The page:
The Best Sleep Apnea Treatment

Sleep apnea, just like any other chronic medical condition, has many different forms of treatment. In addition to how you choose to take care of your problem, you also have to integrate many other various methods as well, including a sensible diet and exercise regimen. Unfortunately, there’s no pill to solve this anatomic problem. 


I’m assuming that you’ve tried all the conservative options like losing weight or improving your nasal breathing. Once you and your doctor have decided that you need to move on to one of the more definitive treatment options, you have three to choose from: CPAP, oral appliances, or surgery.


If you’ve done your research (I’m assuming you have since you’re reading my blog),  you’ll see vastly differing opinions on success rates and patient experiences. Some discussions are very heated. Unfortunately, as expected, the internet forums are filled disproportionately unsatisfied patients that have tried each of the three treatment options. You won’t see a website called, "", or "". Most people who are happy with their results go on to live normal and productive lives. The ones that are still searching for better answers tend to fill the blogs and forums with their individual experiences. 


In the medical world, we’re no better. Our research studies are full of conflicting data that the press ends up distorting in their quest to bring you the latest in breaking news. Even though a news story tries to present two sides to the coin, it can’t do it in 800 words. There are books on sleep apnea with over 100,000 words that don’t ever make strong conclusions that one is better than the other. Because science can only prove association between one variable and another (and never cause and effect), we’re only getting an overly simplified picture of peoples’ medical conditions.


In medical studies, we always try to exclude other variables besides what we’re studying. If one person doesn’t exercise whereas another does, then we have to "adjust" for this fact, so that it doesn’t skew our data for CPAP’s effects on blood sugar levels.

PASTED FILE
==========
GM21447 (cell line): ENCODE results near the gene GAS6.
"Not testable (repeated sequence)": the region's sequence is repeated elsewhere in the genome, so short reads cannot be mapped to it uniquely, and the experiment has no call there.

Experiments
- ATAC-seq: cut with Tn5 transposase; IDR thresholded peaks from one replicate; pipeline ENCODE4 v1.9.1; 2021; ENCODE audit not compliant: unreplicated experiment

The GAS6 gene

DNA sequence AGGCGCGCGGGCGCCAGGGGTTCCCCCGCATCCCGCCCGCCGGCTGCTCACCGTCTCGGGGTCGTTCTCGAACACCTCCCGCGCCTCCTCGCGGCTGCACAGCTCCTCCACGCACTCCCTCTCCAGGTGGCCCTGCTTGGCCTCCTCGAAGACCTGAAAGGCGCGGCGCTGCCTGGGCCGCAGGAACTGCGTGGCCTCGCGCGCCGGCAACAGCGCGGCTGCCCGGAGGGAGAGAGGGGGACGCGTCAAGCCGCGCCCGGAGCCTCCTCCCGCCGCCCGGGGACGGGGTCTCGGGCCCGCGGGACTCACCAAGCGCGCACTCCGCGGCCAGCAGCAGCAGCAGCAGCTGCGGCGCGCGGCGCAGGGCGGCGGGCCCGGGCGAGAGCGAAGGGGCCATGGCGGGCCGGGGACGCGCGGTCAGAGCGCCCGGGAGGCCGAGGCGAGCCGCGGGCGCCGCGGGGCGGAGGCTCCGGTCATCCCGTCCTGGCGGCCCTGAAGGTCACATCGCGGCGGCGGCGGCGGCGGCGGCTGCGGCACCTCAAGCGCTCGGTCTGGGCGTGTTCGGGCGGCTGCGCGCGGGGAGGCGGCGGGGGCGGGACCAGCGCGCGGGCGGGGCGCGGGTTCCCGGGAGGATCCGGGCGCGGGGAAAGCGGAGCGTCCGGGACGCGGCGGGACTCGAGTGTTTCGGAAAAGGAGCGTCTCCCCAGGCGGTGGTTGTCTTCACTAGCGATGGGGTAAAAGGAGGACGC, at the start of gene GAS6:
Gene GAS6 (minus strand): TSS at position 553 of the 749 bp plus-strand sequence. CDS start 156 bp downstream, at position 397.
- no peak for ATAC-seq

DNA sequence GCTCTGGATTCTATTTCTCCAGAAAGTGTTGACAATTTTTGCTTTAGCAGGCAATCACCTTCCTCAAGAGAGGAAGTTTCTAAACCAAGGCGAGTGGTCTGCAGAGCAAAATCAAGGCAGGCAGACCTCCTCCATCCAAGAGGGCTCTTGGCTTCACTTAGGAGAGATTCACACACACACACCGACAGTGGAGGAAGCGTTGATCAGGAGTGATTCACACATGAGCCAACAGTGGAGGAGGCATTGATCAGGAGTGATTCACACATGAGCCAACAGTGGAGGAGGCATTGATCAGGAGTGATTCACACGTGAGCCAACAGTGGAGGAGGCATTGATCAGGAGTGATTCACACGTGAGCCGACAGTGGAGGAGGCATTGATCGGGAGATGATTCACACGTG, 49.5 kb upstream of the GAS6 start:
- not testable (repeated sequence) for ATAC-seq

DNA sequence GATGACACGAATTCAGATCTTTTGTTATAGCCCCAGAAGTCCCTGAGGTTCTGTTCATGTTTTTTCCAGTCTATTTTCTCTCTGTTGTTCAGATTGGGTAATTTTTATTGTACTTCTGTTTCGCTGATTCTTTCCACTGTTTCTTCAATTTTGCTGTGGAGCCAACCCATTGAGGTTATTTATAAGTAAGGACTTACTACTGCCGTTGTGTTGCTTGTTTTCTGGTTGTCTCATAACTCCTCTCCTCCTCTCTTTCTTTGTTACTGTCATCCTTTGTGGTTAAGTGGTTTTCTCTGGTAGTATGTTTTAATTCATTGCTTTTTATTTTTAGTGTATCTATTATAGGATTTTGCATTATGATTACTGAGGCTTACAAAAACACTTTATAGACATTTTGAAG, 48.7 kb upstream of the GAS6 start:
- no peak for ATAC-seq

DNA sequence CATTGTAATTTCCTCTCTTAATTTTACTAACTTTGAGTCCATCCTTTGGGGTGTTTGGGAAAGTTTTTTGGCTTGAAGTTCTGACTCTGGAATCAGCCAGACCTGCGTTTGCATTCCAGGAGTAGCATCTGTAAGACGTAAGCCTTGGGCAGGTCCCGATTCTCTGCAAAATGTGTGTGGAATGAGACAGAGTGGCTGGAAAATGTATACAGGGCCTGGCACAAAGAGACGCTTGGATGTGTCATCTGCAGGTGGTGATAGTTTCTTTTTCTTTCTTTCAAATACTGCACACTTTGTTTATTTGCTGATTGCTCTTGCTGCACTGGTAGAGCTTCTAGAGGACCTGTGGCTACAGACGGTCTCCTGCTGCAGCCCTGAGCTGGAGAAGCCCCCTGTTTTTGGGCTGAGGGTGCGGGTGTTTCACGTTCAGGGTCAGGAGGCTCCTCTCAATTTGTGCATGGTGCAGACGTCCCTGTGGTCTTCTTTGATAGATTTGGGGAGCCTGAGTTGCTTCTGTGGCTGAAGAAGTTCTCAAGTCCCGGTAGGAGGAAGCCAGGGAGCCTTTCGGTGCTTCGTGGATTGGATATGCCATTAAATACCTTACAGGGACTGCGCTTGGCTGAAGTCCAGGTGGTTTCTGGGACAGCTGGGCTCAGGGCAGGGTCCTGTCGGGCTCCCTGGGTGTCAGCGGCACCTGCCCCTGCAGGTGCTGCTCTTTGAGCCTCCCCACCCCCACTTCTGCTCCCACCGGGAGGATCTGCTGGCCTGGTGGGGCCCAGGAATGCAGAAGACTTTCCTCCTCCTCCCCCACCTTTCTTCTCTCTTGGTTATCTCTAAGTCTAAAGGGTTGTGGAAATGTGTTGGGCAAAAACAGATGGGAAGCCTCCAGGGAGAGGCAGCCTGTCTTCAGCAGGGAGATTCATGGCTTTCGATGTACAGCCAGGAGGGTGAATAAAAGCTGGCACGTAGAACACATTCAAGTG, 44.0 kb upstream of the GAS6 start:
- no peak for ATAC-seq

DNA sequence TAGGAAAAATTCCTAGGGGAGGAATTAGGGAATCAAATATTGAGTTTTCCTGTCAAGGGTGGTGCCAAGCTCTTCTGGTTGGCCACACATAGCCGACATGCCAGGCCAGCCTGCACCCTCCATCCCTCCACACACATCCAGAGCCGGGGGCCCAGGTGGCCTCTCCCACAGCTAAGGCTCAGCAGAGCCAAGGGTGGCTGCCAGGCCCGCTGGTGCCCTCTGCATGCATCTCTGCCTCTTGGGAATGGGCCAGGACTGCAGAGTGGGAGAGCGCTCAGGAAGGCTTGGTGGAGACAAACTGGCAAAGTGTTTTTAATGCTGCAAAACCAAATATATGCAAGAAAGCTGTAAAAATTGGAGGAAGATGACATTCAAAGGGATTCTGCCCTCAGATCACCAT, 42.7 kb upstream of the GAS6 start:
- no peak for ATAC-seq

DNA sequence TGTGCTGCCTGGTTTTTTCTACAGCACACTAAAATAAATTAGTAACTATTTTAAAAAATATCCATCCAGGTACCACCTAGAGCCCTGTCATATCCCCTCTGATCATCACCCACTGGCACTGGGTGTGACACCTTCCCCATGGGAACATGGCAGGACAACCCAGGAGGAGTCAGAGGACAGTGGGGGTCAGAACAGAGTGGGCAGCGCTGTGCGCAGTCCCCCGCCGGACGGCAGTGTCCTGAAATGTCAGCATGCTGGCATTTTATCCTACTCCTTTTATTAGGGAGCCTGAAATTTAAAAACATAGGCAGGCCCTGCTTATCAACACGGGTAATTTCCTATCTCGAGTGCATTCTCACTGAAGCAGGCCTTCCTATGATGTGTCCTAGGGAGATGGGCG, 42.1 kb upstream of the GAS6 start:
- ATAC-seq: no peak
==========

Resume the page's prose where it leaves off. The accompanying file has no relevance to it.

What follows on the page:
This brings me to sleep apnea treatment options. Yes, we have hundreds, if not thousands of studies supporting various aspects of sleep apnea treatment. They all report their answers in averages, essentially negating a single individual’s experiences. If you’re an outlier, then you’re considered "deviated." You should be average, but for some reason, you’re an aberration because the dental device didn’t work for you.


If you look at the big picture, all three treatment options (CPAP, oral appliances and surgery) all work to similar degrees. In carefully controlled research studies, "success rates" are as high as 80 to 90% in some cases for all three options. However, in the real world, true success is probably way less than 50%. I’ll even hazard a guess at 10 to 20% long term (20 to 30 years). 


So what does success mean? For the sleep physician, it’s lowering your sleep apnea number no sleep study down below 10, or some variation. But what it your number goes from 35 to7, but you don’t feel any better? What if you start at 7 and go down to 4? We doctors just shrug our shoulders in this situation.


For the patient, success means different things for different people. As examples, for people who choose CPAP, it’s waking up in the morning completely refreshed and having the energy to perform during the day without feeling very tired or fatigued. For others, it’s being able to go to a movie with a loved one and not fall sleep. For oral appliance users, it’s getting to the point of not having to use CPAP or undergo surgery. For surgery patients, it’s getting to the point where you don’t have to use a device of any kind. Different people have different wants and needs from treatment, as well as different expectations.